There is a lack of clarity at this moment as to whether this final guidance is, in fact, final. It may very well be canceled or revised by the Trump administration. The FDA will have to make a decision on naming of biosimilars. But even if it makes changes to the January guidance, they are unlikely to please everyone.

Author bio: 
Mr. Barlas is a freelance writer in Washington, D.C., who covers issues inside the Beltway. Send ideas for topics and your comments to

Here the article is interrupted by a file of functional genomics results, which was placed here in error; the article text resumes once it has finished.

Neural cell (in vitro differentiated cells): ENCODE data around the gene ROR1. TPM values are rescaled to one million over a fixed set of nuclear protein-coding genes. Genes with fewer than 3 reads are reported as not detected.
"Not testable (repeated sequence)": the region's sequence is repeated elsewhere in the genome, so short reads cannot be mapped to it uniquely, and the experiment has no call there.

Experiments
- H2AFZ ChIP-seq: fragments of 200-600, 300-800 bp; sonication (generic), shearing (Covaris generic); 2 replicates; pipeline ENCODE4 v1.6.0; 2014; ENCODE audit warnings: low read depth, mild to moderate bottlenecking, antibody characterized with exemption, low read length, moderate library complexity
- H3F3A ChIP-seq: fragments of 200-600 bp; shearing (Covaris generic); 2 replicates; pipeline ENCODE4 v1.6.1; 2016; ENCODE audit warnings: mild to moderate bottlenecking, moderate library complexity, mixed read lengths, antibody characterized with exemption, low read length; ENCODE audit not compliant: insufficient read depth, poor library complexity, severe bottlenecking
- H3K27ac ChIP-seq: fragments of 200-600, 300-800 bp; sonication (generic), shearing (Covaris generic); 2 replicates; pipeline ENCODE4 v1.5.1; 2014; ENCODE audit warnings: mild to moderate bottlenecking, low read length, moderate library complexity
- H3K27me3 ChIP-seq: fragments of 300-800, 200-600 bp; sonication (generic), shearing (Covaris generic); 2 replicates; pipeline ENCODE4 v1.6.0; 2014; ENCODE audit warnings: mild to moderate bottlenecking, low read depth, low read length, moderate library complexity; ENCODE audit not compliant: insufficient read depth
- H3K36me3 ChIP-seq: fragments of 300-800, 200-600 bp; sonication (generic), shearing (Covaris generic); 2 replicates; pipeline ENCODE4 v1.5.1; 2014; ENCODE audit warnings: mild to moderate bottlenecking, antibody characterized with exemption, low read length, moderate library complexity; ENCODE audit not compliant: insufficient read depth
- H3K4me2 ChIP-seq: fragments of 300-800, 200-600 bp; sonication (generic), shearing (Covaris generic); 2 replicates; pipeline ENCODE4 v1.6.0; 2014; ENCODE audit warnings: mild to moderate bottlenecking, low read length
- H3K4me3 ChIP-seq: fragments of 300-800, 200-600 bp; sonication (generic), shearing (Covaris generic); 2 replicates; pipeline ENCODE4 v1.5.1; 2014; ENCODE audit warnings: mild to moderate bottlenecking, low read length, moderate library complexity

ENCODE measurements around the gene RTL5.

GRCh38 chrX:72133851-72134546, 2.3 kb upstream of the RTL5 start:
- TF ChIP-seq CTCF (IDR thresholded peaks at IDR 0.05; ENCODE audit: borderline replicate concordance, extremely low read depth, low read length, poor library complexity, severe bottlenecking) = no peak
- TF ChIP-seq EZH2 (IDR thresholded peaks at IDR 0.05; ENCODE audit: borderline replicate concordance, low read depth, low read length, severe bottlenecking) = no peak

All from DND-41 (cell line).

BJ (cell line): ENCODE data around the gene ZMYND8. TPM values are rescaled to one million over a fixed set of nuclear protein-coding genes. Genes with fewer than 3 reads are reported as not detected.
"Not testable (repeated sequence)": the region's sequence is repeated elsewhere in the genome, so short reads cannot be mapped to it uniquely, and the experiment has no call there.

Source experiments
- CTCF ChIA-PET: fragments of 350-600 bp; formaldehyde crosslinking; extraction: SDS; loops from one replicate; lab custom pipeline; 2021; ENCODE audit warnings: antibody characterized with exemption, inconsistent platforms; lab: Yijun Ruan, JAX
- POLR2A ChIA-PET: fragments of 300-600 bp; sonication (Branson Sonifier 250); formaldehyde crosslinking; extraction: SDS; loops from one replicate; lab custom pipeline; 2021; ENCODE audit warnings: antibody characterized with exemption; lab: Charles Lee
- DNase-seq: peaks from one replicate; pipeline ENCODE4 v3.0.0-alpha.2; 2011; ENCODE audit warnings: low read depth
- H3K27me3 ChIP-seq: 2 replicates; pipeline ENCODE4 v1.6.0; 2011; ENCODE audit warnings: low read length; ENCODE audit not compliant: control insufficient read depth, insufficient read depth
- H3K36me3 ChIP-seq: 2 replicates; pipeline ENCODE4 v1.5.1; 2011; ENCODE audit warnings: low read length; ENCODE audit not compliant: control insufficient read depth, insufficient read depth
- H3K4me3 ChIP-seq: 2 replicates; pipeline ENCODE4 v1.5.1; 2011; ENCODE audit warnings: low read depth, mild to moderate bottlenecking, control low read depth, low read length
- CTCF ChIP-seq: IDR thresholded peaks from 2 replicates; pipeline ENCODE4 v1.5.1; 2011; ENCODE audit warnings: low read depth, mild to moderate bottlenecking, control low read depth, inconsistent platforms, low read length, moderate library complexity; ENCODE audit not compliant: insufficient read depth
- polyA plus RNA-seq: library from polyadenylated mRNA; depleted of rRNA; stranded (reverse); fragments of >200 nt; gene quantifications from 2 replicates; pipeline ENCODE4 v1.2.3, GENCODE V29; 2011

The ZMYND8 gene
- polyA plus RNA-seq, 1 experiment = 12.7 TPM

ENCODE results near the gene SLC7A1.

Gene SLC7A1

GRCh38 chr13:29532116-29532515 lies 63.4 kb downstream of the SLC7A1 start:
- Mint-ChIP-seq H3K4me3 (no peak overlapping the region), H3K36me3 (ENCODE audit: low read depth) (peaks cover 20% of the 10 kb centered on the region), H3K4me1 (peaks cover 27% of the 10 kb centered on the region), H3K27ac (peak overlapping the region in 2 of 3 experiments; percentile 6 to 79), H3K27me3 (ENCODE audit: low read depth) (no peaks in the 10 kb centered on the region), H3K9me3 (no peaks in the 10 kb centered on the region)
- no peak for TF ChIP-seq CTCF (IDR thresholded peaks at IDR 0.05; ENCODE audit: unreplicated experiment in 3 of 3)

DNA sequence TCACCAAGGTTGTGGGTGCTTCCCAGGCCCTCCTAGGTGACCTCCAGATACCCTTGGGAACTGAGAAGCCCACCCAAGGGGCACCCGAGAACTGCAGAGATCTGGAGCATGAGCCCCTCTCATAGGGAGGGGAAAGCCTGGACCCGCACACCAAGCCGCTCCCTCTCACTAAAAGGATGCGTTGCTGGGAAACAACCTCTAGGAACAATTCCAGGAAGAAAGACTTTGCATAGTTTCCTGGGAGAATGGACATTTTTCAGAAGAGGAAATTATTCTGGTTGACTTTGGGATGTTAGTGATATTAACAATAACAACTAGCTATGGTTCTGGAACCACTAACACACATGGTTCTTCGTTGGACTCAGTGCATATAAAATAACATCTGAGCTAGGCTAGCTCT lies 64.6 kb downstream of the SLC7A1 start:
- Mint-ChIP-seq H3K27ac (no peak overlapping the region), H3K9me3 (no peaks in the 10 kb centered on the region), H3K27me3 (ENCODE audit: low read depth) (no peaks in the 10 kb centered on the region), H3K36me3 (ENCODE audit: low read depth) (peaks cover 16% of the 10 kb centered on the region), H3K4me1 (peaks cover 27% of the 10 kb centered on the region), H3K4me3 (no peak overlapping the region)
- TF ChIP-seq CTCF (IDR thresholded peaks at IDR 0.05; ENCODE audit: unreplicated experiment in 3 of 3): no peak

1. Food and Drug Administration. Non-proprietary naming of biological products. Guidance for industry January 2017; Available at: Accessed February 24, 2017
  2. Food and Drug Administration. Designation of official names and proper names for certain biological products. Fed Regist 2015;80;(167):52224–52231. Available at: Accessed February 24, 2017
  3. Food and Drug Administration. Non-proprietary naming of biological products. Guidance for industry. Draft guidance August 2015; Available at: Accessed February 24, 2017
  4. Priebus R. Memorandum for the heads of executive departments and agencies. The White House January 20, 2017; Available at: Accessed February 24, 2017